2. Preheat the oven to 425. Cut the onion into about 16 wedges and arrange on the bottom of a baking pan or pie dish. Arrange the chicken pieces, skin side up, on top of the onions, and drizzle over the marinade. Roast until the chicken is cooked through, basting occasionally with pan juices, about 35 minutes. The onions should char a little at the edges. 

3. Remove the chicken from the oven and let rest 10 minutes. Serve the chicken with the onions and pan juices.

Saturday, July 22, 2017

Zucchini Poppy Seed Muffins

This Sunday at the Fairmount Neighborhood Farmers Market, you can expect to find pastured meats (including parted out chicken) and eggs from new Market member, Fog Hollow Farmfresh cut flower bouquets from Tiger Lily Art Company and fresh produce from Camas Swale Farm including:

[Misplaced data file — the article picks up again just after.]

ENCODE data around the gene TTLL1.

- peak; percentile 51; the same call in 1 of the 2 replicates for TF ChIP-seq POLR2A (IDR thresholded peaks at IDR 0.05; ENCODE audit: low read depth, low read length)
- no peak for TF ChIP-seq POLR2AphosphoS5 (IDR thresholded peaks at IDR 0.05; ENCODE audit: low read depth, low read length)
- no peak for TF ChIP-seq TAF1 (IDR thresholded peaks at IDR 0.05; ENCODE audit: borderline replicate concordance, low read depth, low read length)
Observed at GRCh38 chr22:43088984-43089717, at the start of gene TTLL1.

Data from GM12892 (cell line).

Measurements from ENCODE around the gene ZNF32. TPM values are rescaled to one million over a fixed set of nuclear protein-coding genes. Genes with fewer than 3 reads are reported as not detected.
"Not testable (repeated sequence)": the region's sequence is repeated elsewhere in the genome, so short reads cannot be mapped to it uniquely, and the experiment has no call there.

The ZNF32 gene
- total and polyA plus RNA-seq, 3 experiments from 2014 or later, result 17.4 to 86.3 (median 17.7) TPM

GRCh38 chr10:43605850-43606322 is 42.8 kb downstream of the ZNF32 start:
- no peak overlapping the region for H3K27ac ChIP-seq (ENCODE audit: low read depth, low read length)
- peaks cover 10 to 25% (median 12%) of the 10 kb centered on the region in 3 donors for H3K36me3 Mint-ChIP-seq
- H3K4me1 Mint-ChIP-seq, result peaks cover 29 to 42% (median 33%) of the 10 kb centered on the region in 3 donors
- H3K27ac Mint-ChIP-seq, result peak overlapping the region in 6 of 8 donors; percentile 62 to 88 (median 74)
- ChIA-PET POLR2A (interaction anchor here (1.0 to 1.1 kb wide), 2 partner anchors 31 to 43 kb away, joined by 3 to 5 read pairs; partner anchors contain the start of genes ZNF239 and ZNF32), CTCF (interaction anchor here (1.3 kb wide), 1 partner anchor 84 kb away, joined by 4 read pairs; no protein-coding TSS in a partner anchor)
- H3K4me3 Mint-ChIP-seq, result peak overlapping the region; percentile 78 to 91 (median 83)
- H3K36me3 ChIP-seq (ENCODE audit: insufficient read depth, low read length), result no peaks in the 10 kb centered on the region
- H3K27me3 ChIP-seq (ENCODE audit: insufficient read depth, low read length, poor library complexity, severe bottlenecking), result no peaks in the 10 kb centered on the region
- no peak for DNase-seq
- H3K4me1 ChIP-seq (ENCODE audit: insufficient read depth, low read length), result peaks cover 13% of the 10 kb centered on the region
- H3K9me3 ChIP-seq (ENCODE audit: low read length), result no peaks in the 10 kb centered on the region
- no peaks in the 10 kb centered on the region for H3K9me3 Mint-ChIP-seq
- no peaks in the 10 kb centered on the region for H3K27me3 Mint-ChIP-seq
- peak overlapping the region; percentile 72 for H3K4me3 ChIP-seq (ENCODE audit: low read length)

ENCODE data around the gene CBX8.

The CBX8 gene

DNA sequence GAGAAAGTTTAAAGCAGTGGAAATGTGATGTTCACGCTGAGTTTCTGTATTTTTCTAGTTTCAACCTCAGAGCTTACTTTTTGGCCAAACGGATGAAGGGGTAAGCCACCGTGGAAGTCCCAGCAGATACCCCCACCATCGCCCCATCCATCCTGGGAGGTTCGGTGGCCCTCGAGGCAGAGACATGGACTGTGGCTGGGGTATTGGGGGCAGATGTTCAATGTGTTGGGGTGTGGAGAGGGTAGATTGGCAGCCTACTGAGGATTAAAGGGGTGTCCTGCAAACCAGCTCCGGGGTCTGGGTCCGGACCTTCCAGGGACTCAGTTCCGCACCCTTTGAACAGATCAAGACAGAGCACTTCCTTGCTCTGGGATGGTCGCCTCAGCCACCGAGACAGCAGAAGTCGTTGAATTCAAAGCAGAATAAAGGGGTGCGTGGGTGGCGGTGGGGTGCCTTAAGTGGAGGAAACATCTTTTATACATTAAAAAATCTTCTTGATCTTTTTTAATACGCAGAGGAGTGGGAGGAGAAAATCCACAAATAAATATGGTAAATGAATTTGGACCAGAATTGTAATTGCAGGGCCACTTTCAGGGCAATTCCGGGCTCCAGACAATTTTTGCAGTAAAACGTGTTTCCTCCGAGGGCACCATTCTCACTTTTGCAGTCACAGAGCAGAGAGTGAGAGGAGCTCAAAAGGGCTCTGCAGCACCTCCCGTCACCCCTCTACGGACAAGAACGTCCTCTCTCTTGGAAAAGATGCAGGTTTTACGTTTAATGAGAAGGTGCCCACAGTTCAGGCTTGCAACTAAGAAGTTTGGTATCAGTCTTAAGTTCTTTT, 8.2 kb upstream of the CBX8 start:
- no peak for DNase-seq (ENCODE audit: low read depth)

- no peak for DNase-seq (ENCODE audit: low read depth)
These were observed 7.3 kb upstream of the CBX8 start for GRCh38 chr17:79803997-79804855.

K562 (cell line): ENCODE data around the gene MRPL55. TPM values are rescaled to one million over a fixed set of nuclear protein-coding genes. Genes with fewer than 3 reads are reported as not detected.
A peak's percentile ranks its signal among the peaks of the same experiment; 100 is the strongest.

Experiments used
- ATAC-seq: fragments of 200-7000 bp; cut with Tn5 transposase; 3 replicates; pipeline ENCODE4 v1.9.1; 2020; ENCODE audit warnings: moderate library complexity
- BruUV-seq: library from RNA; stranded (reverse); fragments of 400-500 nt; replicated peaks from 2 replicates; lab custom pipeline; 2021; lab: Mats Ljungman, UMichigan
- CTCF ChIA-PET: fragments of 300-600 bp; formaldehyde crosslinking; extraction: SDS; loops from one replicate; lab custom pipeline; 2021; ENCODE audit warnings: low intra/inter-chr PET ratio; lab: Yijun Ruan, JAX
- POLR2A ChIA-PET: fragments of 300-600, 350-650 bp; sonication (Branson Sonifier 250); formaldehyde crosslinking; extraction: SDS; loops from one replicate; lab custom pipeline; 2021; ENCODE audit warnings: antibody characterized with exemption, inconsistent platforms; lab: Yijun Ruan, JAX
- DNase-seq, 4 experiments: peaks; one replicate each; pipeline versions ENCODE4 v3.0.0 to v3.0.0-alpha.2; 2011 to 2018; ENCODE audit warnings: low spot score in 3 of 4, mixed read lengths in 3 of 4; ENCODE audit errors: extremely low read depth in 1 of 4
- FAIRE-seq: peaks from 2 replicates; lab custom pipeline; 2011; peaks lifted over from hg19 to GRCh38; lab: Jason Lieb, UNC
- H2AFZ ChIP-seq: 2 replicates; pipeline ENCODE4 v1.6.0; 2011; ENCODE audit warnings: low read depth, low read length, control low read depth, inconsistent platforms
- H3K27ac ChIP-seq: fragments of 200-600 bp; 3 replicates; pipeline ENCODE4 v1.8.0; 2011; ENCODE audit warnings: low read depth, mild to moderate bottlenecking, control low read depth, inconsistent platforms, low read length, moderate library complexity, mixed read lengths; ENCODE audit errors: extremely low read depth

cherry tomatoes (make a cherry tomato clafouti)
carrots (riff on this salad with harissa and feta)
summer squashes (make the zucchini muffins below)
salad mix
cabbage (try some stuffed cabbage)

Recently I had a hankering for muffins and a sense of obligation to bake with zucchini. Paralleling the fecundity of summer squash plants, the internet is heavily ladden with zucchini bread recipes. I took inspiration from a couple recipes from Heidi Swanson and Melissa Clark to make these muffins. I incorporated poppy seeds and buckwheat flour into the batter for flavor, and I moved the walnuts to the top for crunch.